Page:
6/ Military organisations use these principles to instruct soldiers, develop common tactics, and to organise combat & support formations. The principles are, in effect, maxims that represent essential truths about the practice of successful wars, military campaigns & operations.
7/ In the context of this exploration of Russian learning, three principles of war in particular stand out. These are: selection and maintenance of the aim; concentration of force; and cooperation.
8/ In any military action, the aim must be simple, widely understood and within the means of the forces available. The initial Russian war aims were broad ranging and did not count on massive western military aid to Ukraine.
9/ It quickly became clear that these aims were beyond Russian military capacity. The Russians were using an invading military that was smaller than that of the state it was attacking, and it failed.
10/ More recently, the Russians – as highlighted in briefings by senior Russian officers - have consolidated their aims to narrower objectives in the east. And they have shifted their forces to give themselves a better chance at achieving these tighter strategic goals.
11/ Concentration of effort. Success in war often depends on achieving a concentration of military force at the most time and place. This should then be supported by efforts such as information operations & diplomacy to magnify the impact of the concentrated military forces.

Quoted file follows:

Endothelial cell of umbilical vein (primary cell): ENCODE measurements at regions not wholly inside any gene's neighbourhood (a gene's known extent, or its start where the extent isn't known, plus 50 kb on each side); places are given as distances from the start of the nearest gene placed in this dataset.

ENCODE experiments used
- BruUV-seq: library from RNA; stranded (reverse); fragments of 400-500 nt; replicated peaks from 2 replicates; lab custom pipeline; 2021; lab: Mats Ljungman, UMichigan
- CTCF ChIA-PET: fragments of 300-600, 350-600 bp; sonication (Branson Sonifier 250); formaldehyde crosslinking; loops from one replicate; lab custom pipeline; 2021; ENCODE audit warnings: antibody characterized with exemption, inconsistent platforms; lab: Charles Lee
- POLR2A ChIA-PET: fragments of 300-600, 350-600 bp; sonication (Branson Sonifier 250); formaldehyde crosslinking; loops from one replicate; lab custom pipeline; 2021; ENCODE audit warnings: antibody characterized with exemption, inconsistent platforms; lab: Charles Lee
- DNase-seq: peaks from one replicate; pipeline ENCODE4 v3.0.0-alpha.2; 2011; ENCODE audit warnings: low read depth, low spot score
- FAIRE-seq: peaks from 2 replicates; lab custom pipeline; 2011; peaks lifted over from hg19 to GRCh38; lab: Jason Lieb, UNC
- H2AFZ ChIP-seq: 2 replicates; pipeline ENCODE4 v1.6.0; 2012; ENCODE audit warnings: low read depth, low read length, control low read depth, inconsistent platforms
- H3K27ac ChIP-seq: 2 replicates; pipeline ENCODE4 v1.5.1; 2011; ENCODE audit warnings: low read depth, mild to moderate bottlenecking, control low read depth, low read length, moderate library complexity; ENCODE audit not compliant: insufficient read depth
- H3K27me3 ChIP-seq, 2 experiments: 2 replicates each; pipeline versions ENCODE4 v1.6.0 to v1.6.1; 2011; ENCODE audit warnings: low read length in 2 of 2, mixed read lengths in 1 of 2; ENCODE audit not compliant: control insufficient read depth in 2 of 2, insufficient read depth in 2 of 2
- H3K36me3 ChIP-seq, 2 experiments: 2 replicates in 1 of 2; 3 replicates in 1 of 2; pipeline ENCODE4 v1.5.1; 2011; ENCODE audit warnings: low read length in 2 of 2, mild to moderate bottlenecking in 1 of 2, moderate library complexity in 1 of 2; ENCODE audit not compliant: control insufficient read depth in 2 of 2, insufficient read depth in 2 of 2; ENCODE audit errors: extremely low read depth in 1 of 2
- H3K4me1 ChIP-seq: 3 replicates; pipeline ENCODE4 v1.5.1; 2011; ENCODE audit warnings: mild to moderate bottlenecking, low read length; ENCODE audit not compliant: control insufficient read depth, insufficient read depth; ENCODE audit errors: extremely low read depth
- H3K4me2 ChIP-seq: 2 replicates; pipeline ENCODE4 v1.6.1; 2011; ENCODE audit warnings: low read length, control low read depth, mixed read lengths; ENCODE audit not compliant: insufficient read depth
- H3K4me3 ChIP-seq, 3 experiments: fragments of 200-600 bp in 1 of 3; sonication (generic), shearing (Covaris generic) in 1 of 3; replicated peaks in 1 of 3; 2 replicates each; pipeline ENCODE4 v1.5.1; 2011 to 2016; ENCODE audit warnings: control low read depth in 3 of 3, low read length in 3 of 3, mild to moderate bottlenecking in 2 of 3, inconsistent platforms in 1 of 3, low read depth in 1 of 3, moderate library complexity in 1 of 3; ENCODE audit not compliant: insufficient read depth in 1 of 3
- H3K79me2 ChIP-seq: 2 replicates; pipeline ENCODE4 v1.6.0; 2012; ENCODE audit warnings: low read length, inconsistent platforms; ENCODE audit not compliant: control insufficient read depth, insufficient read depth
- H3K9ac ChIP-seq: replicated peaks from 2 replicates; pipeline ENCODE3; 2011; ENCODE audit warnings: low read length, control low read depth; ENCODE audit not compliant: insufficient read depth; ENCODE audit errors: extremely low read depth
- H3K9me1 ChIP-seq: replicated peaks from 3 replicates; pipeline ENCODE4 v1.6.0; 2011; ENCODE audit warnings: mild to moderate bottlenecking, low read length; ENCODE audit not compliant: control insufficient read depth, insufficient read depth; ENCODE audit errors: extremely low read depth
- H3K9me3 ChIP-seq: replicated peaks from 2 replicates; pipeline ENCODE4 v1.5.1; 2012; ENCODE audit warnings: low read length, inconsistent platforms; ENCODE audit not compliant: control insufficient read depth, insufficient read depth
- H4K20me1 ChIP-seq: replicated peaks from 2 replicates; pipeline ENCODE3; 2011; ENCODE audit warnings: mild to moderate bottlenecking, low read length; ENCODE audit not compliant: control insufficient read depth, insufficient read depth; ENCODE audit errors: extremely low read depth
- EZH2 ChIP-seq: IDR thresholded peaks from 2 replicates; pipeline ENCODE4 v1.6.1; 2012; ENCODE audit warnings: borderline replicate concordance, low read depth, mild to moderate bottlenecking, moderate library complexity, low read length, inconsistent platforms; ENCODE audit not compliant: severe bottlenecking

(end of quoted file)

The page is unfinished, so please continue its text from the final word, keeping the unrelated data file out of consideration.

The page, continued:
12/ In the first weeks of the war, the Russians sought to prosecute their war against Ukraine on four ground fronts in the north, northeast, east and south of the country. Another front was the clearly disconnected air and missile attacks against Ukraine.
Because of the failures around Kyiv & Kharkiv, the Russians have had to reassess this approach. 1st, they realigned the deployment of their forces, so they had fewer ‘fronts’ to support. 2nd, the Russians have focussed their offensive operations in one part of Ukraine.
The Russians are using this concentration of combat forces to bludgeon their way through Ukrainian defences, destroy military units and population centres, and to capture additional territory.
15/ But in stripping forces from other regions, and focussing on the east, it has made the Russians vulnerable elsewhere. The Ukrainians have thus launched a counteroffensive around Kherson.
16/ A final principle of war is cooperation. Early in the war, it was clear that the Russian Army and the Russian Air Force were poorly aligned. At the same time, the Russians showed an inability to effectively use combined arms operations on the ground.
17/ The operations in the east demonstrate a degree of learning in this regard. The Russian air force sortie rate has improved, and it is concentrating much of its efforts to support ground operations in the east.
18/ At the same time, the coordination of Russian ground forces has improved. They have moved slowly and cautiously, used their advantage in artillery well, and have been careful not to expose their logistics to attack to the degree they did in the north.
19/ And at the higher level, the Russians have appointed a senior Russian general as the overall commander of the Ukrainian campaign. He has overseen a brutal and destructive approach in the east, but the Russians are likely to see their limited gains as major successes.
20/ But sustaining tactical learning to generate an operational advantage will be a significant challenge given other Russian leadership shortfalls. And is it too little, too late?